I know very little about Islamic theology. There is, therefore, no way for me to debate intelligently as to whether the underlying theology of radical Islam and ISIS is a falsification of Islamic belief or not. I have but one question: If it isn’t mainstream Islamic ideology, why haven’t we seen imams throughout the world declaring how these terrorists will burn in Gehinnom rather than be admitted to heaven?
L’havdil alfei havdalos, think how our community would react if radicalism were to enter our community. There is, in fact, precedent.
In the early 1970s, the Jewish community in the United States organized a campaign to pressure the Soviet Union to allow the Jewish citizens to emigrate to Eretz Yisrael. The campaign included political and economic pressure, public demonstrations and private petitions.
There was one group that took it to an extreme. They engaged in harassing, demonstrating against, and launching physical attacks against Soviet offices and personnel in New York. A group of individuals actually began shooting at Russian diplomats. The Soviet government newspaper, Izvestia, protested the repeated attacks and demanded better U.S. protection.
Since the Russians were convinced that the ones shooting at them were wearing yarmulkes, they decided to retaliate against all forms of religious observance in the Soviet Union. The first casualty was the matzos that the Agudah had been sending in each year before Pesach through Switzerland. Eight hundred packages of matzos were destroyed before they could be delivered to recipients in the Soviet Union.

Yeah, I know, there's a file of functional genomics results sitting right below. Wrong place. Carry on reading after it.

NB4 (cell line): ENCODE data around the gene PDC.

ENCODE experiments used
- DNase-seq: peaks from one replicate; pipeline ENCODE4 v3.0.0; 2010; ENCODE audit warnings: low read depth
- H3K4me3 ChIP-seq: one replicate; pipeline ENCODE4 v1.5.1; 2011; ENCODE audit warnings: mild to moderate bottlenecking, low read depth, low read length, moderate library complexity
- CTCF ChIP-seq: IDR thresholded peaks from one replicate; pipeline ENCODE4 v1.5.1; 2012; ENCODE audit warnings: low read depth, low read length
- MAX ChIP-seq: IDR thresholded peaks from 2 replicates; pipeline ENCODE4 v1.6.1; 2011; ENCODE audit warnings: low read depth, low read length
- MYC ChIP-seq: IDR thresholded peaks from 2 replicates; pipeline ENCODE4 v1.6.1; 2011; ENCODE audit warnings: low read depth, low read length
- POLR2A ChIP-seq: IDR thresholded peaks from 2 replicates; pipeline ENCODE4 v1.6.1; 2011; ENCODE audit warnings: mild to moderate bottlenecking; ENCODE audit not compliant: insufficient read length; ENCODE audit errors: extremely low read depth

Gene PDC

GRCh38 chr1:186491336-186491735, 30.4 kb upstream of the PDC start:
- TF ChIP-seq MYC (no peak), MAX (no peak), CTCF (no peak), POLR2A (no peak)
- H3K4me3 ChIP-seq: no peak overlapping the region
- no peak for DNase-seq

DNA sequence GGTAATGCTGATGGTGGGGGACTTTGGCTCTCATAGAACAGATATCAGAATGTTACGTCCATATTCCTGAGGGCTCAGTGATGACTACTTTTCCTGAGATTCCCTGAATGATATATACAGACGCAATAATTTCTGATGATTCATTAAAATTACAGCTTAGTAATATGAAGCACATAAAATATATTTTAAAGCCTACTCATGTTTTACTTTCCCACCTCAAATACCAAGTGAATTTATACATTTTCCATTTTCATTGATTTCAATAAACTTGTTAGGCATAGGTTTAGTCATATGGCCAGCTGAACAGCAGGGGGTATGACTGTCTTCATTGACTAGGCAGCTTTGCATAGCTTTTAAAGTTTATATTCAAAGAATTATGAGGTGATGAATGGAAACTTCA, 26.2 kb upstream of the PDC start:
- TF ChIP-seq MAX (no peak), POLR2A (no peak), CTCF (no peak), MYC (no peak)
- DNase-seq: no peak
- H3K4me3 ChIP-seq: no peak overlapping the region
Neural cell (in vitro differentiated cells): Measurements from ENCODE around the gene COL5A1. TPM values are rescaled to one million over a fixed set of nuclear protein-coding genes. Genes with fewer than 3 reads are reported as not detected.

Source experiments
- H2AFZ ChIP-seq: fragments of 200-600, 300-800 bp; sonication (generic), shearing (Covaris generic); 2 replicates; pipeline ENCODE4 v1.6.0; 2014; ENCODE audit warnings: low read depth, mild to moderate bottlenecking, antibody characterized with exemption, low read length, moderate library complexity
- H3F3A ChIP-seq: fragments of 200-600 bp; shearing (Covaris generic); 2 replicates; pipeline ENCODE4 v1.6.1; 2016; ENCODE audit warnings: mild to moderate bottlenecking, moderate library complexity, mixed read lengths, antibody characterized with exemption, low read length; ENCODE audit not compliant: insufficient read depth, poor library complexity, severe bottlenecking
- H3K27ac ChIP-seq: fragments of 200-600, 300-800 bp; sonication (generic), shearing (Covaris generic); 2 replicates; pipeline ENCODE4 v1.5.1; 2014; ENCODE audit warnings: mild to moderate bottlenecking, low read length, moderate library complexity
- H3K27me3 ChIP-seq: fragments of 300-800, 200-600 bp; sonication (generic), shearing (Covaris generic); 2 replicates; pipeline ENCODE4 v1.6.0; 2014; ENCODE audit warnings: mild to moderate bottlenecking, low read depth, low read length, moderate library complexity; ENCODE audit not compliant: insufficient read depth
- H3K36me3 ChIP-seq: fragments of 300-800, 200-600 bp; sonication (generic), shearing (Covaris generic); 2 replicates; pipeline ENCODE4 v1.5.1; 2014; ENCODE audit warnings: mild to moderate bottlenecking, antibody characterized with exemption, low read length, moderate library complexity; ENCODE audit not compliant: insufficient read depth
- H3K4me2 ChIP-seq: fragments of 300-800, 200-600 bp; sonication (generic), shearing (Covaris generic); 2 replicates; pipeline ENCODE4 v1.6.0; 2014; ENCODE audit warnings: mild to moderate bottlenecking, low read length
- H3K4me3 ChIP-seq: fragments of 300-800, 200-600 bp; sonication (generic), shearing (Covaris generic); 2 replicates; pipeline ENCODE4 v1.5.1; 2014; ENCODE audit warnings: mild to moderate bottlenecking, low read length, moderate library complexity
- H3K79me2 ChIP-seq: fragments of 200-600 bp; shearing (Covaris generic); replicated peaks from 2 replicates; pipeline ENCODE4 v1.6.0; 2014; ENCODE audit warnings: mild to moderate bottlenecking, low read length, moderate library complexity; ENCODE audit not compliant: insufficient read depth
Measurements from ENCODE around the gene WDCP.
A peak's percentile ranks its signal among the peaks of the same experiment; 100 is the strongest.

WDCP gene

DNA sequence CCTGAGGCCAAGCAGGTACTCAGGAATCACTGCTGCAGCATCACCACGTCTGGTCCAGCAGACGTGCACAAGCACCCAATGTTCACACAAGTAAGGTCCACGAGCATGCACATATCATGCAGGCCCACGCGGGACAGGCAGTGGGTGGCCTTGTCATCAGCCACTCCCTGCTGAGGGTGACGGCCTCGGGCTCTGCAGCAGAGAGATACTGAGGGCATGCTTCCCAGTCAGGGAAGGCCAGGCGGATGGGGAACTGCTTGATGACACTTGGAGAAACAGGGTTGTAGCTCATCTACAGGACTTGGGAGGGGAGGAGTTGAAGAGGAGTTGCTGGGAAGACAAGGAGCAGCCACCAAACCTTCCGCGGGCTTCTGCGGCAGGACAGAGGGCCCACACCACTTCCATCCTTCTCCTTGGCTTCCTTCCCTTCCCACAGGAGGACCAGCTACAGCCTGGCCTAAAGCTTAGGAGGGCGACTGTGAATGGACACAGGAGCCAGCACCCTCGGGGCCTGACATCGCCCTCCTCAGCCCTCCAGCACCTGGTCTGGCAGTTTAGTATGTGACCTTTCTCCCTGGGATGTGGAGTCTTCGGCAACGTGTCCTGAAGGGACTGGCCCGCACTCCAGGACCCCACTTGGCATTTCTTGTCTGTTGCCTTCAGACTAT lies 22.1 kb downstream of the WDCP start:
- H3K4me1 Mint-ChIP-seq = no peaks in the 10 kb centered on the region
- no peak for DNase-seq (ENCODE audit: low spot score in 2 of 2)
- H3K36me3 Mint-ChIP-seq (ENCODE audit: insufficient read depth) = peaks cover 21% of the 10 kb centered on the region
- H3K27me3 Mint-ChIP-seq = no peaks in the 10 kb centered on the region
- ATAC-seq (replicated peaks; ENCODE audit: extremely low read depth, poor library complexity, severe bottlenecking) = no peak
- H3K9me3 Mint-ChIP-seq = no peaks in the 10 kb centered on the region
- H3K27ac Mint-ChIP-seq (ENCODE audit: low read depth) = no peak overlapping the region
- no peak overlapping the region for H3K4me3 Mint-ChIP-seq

Secretary of State Henry Kissinger was dealing with the Russians on a number of issues at the time. He was aware of how upset the Soviets were about the shootings. He made contact with Rabbi Sherer, z”l, and requested a meeting with the Moetzes Gedolei HaTorah. Rabbi Sherer conferred with the Rabbanim. They instructed Rabbi Sherer to respond that instead of Kissinger’s coming to them, the Moetzes would like Rabbi Sherer to meet with Kissinger and transmit his request back to the Moetzes.
Rabbi Sherer met with Kissinger. He brought back a request that the Moetzes Gedolei HaTorah issue a strong statement expressing that shooting at diplomats is not the Jewish way of dealing with such problems.
On May 10, 1976, a statement was issued and publicized stating that there are those who believe “that our Jewish brethren can be helped in their distress through violence and terror. … We herewith proclaim that such acts are contrary to halachah and that according to Torah Law they are to be viewed severely as grave prohibitions. We, therefore, declare that whoever follows their ways will suffer extreme retribution. …”
It was signed by Harav Moshe Feinstein, the Bluzhever Rebbe, the Novominsker Rebbe, Harav Yitzchok Hutner, Harav Yaakov Kamenetsky and Harav Yaakov Yitzchok Ruderman, zichronom livrachah.
Subsequent to that pronouncement, the shootings stopped. When Rabbi Sherer spoke to the Russian ambassador on the issue of the matzos, Rabbi Sherer began to introduce himself and the Agudah. The ambassador’s response was, “We know of Agudath Israel and we know of your Council of Torah Sages.”
The Russians obviously credited the stopping of the shootings to this Moetzes statement.